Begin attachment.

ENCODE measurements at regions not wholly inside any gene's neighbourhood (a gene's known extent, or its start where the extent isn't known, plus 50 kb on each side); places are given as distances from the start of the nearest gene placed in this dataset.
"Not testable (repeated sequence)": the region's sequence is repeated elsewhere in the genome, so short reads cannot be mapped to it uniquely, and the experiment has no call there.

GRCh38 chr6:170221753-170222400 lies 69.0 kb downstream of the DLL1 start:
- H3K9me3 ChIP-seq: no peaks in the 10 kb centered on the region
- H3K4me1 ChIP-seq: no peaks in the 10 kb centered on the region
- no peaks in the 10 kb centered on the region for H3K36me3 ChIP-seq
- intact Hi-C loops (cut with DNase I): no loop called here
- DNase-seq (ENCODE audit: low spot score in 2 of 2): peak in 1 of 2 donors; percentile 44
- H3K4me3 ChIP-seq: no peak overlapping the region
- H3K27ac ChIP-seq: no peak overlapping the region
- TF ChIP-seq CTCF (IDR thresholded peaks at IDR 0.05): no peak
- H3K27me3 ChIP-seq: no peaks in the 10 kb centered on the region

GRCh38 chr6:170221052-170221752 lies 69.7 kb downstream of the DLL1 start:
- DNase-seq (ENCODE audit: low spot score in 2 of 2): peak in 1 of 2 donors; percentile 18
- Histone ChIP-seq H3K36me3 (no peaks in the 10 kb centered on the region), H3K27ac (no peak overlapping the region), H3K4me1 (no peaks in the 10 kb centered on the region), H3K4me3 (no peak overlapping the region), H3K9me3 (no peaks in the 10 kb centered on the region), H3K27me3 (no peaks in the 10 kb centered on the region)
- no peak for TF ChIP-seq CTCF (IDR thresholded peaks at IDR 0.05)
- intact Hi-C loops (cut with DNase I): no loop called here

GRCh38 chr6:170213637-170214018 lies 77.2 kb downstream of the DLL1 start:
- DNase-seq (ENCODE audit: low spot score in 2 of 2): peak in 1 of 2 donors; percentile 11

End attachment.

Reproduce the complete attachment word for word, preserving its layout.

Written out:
ENCODE measurements at regions not wholly inside any gene's neighbourhood (a gene's known extent, or its start where the extent isn't known, plus 50 kb on each side); places are given as distances from the start of the nearest gene placed in this dataset.
"Not testable (repeated sequence)": the region's sequence is repeated elsewhere in the genome, so short reads cannot be mapped to it uniquely, and the experiment has no call there.

GRCh38 chr6:170221753-170222400 lies 69.0 kb downstream of the DLL1 start:
- H3K9me3 ChIP-seq: no peaks in the 10 kb centered on the region
- H3K4me1 ChIP-seq: no peaks in the 10 kb centered on the region
- no peaks in the 10 kb centered on the region for H3K36me3 ChIP-seq
- intact Hi-C loops (cut with DNase I): no loop called here
- DNase-seq (ENCODE audit: low spot score in 2 of 2): peak in 1 of 2 donors; percentile 44
- H3K4me3 ChIP-seq: no peak overlapping the region
- H3K27ac ChIP-seq: no peak overlapping the region
- TF ChIP-seq CTCF (IDR thresholded peaks at IDR 0.05): no peak
- H3K27me3 ChIP-seq: no peaks in the 10 kb centered on the region

GRCh38 chr6:170221052-170221752 lies 69.7 kb downstream of the DLL1 start:
- DNase-seq (ENCODE audit: low spot score in 2 of 2): peak in 1 of 2 donors; percentile 18
- Histone ChIP-seq H3K36me3 (no peaks in the 10 kb centered on the region), H3K27ac (no peak overlapping the region), H3K4me1 (no peaks in the 10 kb centered on the region), H3K4me3 (no peak overlapping the region), H3K9me3 (no peaks in the 10 kb centered on the region), H3K27me3 (no peaks in the 10 kb centered on the region)
- no peak for TF ChIP-seq CTCF (IDR thresholded peaks at IDR 0.05)
- intact Hi-C loops (cut with DNase I): no loop called here

GRCh38 chr6:170213637-170214018 lies 77.2 kb downstream of the DLL1 start:
- DNase-seq (ENCODE audit: low spot score in 2 of 2): peak in 1 of 2 donors; percentile 11